Sunday, August 14, 2022

Birding Midewin Tallgrass Prairie







I took a short three day trip with my family to Michigan and Illinois and made an effort to visit a natural area called Midewin Tallgrass Prairie --- which is about 30-40 minutes south of Chicago.

Midewin has an interesting story - it was historically a large tall grass prairie, which was turned into farmland, then the military used the land for making and testing bombs. And most recently, it was turned back into a national tall grass prairie. The name Midewin is derived from a native word meaning "healing" or "recovering". Yes, the ecosystem could be recovering, but also the people that get to visit this wonderful habitat could be recovering and healing as well.  Read more at: https://www.fs.usda.gov/midewin

PLANTS

My visit was essentially limited to a 1 hour walk at the iron bridge trailhead pathway. Lots of great plants were seen - Rattlesnake Master, Royal Catchfly, Prairie Blazingstar as well as countless yellow flowering plants such as cup plant, compass plant, and countless varieties of dark eyed susan type plants.





BUTTERFLIES

I was hoping for better butterfly diversity - and better luck with perching butterrlies: some seen were:

Buckeye

Northern Cresent

Silver Spotted Skipper

Red Spotted Purple

Cabbage Whites

Clouded Sulphur (or Southern Dogface?)


Birds

Dickcissel

Indigo Bunting

American Goldfinch

Barn / Rough Winged Swallow

Blue Grosbeak

Song Sparrow

Field Sparrow

Henslows Sparrow

Buteo Hawk

Chimney Swift



Overall - it was a brief visit to this park - but very nice. I was surprised to see Blue Grosbeaks. I was not expecting to see them there. I was also happy to find Henslows Sparrows- which I have only seen a handful of times at Point Pelee. I dipped on a few area specialties such as Eastern Meadowlark, Upland Sandpiper, Loggerhead Shrike and Bells Vireo. 

Good Birding,

Dwayne




Tuesday, July 26, 2022

Bell's Vireo and Mid-May Pinery Butterfly Watching (2 butterfly lifers?)




(*editors note: This is a blog posting from the middle of May 2022 - I have not posted it until late July 2022)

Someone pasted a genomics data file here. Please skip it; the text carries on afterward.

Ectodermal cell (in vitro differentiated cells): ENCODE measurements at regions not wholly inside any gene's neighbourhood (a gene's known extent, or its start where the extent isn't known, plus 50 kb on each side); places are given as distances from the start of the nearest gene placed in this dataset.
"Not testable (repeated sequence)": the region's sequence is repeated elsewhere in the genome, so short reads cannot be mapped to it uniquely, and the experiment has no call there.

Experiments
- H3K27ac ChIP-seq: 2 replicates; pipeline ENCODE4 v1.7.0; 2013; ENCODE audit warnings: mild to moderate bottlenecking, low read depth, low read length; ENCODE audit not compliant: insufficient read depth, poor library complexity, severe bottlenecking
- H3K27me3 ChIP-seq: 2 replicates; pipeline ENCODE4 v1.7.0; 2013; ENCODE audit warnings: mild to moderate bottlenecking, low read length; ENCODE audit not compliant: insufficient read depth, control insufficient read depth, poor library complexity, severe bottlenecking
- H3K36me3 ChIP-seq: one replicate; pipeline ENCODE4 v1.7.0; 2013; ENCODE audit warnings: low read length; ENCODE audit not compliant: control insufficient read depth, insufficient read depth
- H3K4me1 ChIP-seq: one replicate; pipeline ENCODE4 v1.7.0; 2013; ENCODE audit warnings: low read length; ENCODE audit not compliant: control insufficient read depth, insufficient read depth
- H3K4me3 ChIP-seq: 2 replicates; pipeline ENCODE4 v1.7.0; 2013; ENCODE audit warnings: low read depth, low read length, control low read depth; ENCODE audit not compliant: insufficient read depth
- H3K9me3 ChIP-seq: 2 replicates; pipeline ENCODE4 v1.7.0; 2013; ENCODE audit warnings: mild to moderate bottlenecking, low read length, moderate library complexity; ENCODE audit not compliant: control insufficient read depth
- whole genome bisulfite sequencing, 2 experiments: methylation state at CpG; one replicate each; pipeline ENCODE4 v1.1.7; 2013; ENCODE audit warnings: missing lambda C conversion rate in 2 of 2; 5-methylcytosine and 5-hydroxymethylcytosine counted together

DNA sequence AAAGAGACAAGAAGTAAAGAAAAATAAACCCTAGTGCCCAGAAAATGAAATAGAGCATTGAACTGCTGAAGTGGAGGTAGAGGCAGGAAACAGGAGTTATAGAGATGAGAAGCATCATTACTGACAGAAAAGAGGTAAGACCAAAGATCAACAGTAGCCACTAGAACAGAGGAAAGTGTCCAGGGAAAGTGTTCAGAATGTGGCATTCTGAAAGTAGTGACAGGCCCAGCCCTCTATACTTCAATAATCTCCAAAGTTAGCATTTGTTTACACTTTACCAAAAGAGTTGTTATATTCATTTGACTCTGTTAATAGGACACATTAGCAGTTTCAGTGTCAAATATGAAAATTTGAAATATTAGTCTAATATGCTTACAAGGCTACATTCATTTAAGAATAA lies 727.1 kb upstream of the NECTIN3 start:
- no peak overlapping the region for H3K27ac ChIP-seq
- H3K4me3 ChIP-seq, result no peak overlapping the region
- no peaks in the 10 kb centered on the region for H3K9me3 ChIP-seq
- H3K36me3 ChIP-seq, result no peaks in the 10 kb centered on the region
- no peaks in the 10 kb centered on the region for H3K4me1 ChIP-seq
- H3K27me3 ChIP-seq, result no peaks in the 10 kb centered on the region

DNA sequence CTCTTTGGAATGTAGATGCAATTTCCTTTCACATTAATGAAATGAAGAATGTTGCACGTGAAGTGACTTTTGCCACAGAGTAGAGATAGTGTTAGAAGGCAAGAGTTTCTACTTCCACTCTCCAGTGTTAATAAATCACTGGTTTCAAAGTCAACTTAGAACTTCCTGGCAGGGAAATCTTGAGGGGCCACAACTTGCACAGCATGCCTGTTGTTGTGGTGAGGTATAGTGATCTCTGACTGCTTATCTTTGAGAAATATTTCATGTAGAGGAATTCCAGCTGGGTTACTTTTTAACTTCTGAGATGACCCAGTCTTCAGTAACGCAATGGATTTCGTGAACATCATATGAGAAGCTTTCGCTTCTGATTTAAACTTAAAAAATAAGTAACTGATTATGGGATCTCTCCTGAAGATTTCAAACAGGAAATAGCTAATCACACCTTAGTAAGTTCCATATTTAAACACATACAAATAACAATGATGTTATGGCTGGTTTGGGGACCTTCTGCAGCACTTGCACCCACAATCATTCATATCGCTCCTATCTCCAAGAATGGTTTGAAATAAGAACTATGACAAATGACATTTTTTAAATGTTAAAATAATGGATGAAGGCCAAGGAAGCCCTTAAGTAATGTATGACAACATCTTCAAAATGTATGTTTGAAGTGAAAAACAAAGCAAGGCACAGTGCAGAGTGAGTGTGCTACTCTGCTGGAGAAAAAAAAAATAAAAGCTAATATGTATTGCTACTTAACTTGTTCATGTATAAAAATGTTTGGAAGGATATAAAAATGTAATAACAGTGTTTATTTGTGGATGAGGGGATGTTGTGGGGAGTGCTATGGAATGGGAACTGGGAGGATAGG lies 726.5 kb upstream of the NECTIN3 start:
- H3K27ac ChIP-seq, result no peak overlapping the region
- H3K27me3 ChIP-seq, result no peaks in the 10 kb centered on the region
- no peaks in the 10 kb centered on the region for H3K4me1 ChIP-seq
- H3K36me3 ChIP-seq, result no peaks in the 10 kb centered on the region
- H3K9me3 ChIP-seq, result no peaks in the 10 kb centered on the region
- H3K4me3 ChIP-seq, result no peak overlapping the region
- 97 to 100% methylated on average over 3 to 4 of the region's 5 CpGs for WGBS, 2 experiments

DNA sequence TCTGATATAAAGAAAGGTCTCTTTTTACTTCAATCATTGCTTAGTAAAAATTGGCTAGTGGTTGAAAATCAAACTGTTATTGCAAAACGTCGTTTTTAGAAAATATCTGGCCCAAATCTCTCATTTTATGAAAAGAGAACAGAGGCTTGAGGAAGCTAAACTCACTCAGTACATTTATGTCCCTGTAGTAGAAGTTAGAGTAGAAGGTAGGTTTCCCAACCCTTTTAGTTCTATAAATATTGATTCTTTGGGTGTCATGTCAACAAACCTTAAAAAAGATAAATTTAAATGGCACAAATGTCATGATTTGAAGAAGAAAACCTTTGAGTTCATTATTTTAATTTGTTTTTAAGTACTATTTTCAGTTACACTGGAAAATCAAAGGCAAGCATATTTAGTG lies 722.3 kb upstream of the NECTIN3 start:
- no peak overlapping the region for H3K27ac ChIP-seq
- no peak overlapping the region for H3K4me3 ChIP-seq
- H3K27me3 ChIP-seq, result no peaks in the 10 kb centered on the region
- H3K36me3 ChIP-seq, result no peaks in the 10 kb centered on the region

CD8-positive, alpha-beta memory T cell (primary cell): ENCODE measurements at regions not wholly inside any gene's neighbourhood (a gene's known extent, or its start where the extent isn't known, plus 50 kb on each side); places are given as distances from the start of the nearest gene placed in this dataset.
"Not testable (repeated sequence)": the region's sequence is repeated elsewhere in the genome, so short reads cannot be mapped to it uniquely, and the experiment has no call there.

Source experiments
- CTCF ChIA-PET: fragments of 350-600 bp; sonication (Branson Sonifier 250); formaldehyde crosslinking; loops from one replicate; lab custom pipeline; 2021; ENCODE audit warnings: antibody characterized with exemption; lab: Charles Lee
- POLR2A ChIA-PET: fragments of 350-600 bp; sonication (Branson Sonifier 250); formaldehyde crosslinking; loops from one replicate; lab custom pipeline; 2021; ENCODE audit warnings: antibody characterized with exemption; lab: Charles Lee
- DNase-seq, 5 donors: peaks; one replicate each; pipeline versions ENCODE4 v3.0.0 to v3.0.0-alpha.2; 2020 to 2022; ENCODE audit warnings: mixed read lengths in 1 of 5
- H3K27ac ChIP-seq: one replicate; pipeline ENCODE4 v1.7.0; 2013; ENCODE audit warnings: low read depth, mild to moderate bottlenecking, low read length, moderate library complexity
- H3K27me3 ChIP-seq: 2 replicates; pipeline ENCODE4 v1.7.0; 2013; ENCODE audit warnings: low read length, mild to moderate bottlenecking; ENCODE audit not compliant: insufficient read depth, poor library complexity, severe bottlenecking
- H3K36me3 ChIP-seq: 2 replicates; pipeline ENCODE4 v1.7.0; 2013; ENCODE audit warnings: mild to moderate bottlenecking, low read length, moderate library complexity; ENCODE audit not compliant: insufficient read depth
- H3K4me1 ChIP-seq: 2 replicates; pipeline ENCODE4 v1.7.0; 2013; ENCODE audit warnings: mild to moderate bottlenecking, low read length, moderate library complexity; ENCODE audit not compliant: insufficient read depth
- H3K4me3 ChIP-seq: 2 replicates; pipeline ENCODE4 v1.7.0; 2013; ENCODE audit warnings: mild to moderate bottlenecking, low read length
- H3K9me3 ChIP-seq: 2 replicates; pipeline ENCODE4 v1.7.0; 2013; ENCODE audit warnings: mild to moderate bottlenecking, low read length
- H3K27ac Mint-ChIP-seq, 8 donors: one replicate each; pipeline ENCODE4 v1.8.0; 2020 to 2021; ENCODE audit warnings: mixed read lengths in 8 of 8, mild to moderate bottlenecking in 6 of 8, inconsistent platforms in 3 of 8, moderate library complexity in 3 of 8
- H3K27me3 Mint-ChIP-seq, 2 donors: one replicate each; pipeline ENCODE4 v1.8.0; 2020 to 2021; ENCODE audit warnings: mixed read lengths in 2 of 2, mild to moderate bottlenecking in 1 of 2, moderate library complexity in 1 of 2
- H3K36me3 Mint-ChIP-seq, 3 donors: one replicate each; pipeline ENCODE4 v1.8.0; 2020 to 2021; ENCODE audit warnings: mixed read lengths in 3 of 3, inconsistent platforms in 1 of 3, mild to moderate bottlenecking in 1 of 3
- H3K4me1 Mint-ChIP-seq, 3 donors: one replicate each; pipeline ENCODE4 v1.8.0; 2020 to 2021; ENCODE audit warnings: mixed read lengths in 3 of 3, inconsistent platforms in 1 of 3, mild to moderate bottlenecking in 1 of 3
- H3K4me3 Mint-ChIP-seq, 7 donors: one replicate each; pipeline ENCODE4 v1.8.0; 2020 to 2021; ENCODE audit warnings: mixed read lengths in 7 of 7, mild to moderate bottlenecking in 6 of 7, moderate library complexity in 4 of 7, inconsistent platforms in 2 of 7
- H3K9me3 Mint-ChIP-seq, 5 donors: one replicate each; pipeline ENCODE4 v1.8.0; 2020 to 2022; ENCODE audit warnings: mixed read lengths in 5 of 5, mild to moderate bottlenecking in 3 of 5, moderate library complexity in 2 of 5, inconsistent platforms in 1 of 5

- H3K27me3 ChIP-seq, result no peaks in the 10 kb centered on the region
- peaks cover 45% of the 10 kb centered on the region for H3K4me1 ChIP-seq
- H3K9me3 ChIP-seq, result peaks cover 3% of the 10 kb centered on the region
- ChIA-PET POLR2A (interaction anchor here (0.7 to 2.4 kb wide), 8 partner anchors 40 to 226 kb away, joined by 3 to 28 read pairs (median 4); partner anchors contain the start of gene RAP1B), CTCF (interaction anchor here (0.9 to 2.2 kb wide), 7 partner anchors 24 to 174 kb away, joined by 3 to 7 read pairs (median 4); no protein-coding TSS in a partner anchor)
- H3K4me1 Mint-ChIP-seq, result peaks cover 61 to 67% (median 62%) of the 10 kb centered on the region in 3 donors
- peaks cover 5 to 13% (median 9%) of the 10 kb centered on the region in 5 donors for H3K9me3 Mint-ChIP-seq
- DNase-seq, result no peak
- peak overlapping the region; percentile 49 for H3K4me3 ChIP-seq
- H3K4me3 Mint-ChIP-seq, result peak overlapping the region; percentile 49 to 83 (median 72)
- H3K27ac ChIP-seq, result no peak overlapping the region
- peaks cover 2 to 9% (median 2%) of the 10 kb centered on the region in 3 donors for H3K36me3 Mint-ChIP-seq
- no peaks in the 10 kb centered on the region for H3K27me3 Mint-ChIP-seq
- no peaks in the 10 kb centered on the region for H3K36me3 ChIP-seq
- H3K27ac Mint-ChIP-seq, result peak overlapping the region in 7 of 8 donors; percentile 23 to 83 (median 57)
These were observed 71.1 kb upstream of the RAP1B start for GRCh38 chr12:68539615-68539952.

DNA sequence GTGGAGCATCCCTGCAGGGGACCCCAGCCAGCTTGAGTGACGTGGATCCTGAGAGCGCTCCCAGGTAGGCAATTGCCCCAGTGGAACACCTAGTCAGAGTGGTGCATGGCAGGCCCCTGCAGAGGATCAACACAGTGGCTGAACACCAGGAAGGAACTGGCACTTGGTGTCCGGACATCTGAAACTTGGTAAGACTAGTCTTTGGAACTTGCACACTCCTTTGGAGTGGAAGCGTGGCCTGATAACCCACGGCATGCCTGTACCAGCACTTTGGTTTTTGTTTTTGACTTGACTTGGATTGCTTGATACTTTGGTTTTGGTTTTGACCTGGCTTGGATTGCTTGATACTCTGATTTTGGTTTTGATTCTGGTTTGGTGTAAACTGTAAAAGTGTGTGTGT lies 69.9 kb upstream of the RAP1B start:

I took a personal day from work recently - and headed out to Point Pelee for some early May birding. I randomly chose May 12 as a day to go in the second week of May. I spent much of my time on West Beach - looking for Kirtlands Warbler - and had many great birds that I had not seen in some time. Northern Mockingbird, Black Billed Cuckoo, tonnes of Thrushes and Ruby throated Hummingbirds were present on that particular afternoon. But, Bells Vireo was the highlight, and through the power of whatapp - I was able to see this great bird found by "the dutch crew" & Steve Pike. I must have seen 10-15 hummingbirds on this particular day, and it was nice to see one actually do it mating / territory flight right in front of me along the west side foot-path.  Occasionally while photographing these beautiful birds, I would get reflective flashes of "ruby" from the gorget feathers on the birds throat. These colours that we see as birders are unique in that although there are various inks and computer monitor colours made from three primary colours mixing --- I think some of the colours we observe as naturalists can only be seen and fully appreciated in the field. In summary, the colour of red from a Scarlet Tanager, or an indigo bunting is best appreciated IRL (in real life).

Bells Vireo


Clay Coloured Sparrow @ Black Oak Herritage Park in Windsor



Pinery May 15th - Butterfly watching during peak birding season?

I found myself supervising/coaching a tennis tournament that had me in Sarnia on Sat May 14th. Instead of driving home after the tournament, I had booked a hotel to stay the evening and spent the following day at the Pinery. I was with my family, but I attempted to butterfly watch and bird as much as I could. Some May specialties were found, Olympia Marble, Frosted Elfin, American Lady, Dreamy Duskywing. ... I was looking for Mottled Duskywings and instead found a Harvester butterfly - which is famous for having a carnivorous caterpillar. It turns out that an Azure species I had seen on this date is a second life butterfly - According to R. Cavasin (* Northern Spring Azure (C. lucia) ) . Inaturalist is a wonderful tool for us nature lovers! See this link for that sighting: https://inaturalist.ca/observations/117214978 . These two new species are my 159th, and 160th butterfly species. 

Birding was great, with Prairie Warbler heard almost as soon as I entered the lakeside dune habitat that they often frequent. RH Woodpecker, BB Cuckoo, Pine Warbler as well as several empid species were seen. 









Lifer Summary - Last ~10 BIRD species:

Western Screech Owl 453 (AZ)
Scaled Quail 454  (AZ)
Graces Warbler 455  (AZ)
Painted Redstart 456  (AZ)
Yellow Eyed Junco 457  (AZ)
Blue throated Hummingbird 458 (AZ)
Elegant Trogon 459 (AZ)
King Rail 460
Red Phalarope 461
Scissor tailed Flycatcher 462
Hoary Redpoll  463
Cave Swallow 464
Harris' Sparrow 465
Bell's Vireo 466


My last 7 Butterfly Species: 
154 - BOG COPPER  ( Lycaena epixanthe ) - London ON , yes [link]